Since I’m on a roll with ways in which we seem to be connecting with and honoring others while not actually doing that, I’ve got a couple of more for you: “You’re perfect” and “I’m so proud of you”.  I mean, what could be wrong with being seen as perfect or having someone be proud of who you are and what you do.  Nothing at all if that’s actually what’s going on.  I’m all for it.  In fact, if anyone out there has a spare single heterosexual male who would like to think I’m perfect and join me in living the life I deserve to have, please let me know. 😉

However, these very things that seem so wonderful can actually be indicators of disconnects or ways in which we are being silenced, dismissed, or forced into a preconceived role. For instance: have you ever noticed that “I’m so proud of you” is a conversation ender?  I mean, do you continue talking about what you were talking about after a statement like that?  Not usually because it would be socially awkward and make you seem like a narcissist and be about bragging.  So, knowing this, it’s good to watch when and how people use this phrase.  If you’re only halfway through a sentence and this gets whipped out, it’s not really about you or your exploits, it’s a way for the other person to change the conversation without looking rude.  If someone says they are proud of you without having any idea what it is you’re doing the phrase should be investigated.  Because what are they proud of if they don’t have any clue what is going on in the moment?  Are they randomly proud?  Do they know you at all?  Or are they just saying that so they don’t have to listen to anything you have to say?  Is this a preëmptive conversation ender so the floor is open for them to speak?

“You’re perfect”, which includes my children are perfect, my family is perfect and other configurations of the same can be wonderful expressions of love and connection.  We usually hear this around infants and young children, in particular from grandparents.  As an expression of love and joy and relationship we know that underlying the expression is the reality of the person not being perfect, but that being ok.  Statements of perfection become distancing when we don’t have that underlying message.  When someone says that another person is perfect (without being a mean girl or a snarky someone having a bad day or planning revenge in some drama) we can sense that there is something off.  People who claim to have perfect children don’t actually know their children.  People who claim to have perfect marriages aren’t actually married because in reality no marriage is perfect, although they can be glorious and beyond our wildest dreams fulfilling, part of the miracle is the organicness of the partnership, the breaking and the fixing, the artistry of the life built around imperfections.  Claiming that someone is truly perfect is not a statement about them, it’s an indicator that the person speaking is out of touch with themselves, the other, or more likely both.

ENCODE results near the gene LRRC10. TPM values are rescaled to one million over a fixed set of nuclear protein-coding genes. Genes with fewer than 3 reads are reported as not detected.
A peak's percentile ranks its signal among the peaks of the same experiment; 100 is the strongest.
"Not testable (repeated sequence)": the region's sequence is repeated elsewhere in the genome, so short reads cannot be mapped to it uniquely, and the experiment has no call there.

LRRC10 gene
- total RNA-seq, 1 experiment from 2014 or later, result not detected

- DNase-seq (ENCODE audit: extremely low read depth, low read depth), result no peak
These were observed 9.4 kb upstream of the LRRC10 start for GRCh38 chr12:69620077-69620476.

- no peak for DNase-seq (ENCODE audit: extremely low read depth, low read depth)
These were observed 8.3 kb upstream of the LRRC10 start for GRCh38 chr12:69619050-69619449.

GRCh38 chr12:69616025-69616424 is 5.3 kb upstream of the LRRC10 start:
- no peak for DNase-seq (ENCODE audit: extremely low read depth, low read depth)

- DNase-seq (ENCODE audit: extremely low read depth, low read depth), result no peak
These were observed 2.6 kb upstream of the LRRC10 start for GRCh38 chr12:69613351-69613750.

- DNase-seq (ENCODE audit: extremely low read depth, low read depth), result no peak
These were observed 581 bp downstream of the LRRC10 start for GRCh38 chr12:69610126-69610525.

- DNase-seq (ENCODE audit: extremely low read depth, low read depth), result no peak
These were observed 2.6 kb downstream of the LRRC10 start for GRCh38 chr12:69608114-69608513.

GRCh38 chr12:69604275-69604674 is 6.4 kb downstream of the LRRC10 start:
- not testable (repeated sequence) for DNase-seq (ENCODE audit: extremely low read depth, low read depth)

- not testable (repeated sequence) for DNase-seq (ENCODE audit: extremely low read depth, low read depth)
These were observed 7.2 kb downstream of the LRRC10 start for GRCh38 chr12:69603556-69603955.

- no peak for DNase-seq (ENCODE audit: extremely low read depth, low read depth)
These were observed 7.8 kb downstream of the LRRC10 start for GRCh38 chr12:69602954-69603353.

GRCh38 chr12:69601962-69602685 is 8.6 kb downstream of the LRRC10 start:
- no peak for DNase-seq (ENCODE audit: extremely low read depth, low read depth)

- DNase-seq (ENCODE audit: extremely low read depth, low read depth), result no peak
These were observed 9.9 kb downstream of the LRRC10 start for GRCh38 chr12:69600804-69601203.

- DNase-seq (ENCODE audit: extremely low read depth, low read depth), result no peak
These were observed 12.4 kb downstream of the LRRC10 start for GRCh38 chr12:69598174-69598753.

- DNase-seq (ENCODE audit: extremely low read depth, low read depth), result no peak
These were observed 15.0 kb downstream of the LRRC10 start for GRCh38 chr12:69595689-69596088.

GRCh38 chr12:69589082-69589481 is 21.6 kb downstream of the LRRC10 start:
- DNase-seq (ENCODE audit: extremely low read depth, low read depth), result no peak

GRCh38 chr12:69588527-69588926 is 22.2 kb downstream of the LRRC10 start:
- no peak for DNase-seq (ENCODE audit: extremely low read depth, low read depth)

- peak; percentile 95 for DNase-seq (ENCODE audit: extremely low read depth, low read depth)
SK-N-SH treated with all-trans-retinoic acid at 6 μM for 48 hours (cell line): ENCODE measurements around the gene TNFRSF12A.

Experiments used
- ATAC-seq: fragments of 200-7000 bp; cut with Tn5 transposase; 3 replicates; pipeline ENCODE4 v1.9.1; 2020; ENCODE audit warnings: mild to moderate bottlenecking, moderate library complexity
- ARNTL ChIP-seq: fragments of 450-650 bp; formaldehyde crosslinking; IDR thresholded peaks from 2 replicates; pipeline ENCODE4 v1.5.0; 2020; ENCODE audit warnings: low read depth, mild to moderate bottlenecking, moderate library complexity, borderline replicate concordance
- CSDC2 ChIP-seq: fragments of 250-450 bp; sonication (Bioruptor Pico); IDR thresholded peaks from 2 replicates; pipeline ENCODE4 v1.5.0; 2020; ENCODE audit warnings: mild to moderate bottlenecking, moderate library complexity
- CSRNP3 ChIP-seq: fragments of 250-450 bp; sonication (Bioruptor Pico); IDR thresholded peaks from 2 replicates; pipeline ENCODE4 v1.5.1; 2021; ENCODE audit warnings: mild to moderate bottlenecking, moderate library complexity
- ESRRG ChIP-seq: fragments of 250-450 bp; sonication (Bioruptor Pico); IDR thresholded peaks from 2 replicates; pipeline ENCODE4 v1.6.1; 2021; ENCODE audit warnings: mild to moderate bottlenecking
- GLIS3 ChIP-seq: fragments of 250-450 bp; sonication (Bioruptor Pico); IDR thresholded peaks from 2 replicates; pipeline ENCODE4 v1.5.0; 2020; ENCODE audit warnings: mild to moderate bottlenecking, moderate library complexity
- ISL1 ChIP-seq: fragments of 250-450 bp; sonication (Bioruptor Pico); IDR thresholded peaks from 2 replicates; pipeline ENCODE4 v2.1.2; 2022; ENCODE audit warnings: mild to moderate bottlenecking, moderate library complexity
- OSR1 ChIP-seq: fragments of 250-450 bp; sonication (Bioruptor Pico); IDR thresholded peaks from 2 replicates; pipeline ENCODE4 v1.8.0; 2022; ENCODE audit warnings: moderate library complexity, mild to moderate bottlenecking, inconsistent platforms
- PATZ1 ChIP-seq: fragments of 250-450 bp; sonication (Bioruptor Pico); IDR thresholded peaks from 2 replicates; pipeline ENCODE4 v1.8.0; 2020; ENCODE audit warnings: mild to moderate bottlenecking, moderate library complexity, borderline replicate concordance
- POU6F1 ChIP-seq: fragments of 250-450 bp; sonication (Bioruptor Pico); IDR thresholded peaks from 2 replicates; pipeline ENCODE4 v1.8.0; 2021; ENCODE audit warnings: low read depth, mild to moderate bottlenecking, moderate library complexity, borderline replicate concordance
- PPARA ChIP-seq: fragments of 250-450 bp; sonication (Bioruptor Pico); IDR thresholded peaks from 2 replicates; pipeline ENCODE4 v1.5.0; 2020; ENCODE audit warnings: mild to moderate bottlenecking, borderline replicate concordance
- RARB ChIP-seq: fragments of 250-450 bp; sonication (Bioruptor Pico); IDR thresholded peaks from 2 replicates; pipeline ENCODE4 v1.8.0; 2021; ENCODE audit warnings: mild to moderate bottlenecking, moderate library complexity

In these cases the person speaking is usually talking not about you, but about a cardboard cut out of you that they would prefer that you be holding.  And this is one way to know whether what is being said is creating and reflecting connection or is a means to disconnect and distance yourself.  If you could set up a cardboard cut out, fully body picture of yourself in front of this person or in this group, walk away, and not have their be any difference in how they act or you think they wouldn’t even notice, then there is disconnection.  If they would immediately notice, stop what they are doing, ask what was wrong, and then laugh and make a game out of taking pictures of your cardboard you in various activities and outfits, then you’ve got connection.  And that’s imperfectly perfect.